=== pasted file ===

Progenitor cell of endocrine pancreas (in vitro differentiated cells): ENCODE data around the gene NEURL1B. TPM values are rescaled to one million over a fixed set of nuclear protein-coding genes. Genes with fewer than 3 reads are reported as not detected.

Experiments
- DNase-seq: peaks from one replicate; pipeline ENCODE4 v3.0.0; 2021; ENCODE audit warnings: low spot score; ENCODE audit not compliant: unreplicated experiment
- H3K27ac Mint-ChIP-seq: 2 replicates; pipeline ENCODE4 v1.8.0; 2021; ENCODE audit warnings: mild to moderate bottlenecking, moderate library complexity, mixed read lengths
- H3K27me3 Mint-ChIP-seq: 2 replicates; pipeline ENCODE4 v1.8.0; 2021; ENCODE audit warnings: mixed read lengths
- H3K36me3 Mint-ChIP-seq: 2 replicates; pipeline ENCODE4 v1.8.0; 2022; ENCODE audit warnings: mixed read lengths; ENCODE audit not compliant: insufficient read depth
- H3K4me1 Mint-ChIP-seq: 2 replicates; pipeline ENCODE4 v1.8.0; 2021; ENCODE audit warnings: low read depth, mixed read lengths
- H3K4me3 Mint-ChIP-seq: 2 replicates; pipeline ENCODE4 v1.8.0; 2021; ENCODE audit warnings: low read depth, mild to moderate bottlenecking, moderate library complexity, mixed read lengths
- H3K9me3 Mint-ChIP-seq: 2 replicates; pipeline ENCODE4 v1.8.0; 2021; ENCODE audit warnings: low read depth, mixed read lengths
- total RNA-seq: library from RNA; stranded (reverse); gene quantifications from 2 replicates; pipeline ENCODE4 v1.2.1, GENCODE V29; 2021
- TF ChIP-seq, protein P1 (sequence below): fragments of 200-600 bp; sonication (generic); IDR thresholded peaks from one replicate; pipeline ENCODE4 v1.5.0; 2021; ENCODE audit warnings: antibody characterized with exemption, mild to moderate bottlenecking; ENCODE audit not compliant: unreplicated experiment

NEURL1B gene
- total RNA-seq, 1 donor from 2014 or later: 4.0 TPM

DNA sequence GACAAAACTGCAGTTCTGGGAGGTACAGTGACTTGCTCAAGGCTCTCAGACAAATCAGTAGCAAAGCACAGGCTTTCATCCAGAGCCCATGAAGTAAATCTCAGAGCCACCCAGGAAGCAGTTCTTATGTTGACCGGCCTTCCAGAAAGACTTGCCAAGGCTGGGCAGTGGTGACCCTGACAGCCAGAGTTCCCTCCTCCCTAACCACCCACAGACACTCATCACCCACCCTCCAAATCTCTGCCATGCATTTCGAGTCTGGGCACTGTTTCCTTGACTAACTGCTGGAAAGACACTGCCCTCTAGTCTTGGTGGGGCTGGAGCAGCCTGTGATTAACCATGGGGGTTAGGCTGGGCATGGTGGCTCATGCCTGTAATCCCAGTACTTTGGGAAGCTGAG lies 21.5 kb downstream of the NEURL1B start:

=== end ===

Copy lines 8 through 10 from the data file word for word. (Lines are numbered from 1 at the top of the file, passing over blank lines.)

- H3K4me3 Mint-ChIP-seq: 2 replicates; pipeline ENCODE4 v1.8.0; 2021; ENCODE audit warnings: low read depth, mild to moderate bottlenecking, moderate library complexity, mixed read lengths
- H3K9me3 Mint-ChIP-seq: 2 replicates; pipeline ENCODE4 v1.8.0; 2021; ENCODE audit warnings: low read depth, mixed read lengths
- total RNA-seq: library from RNA; stranded (reverse); gene quantifications from 2 replicates; pipeline ENCODE4 v1.2.1, GENCODE V29; 2021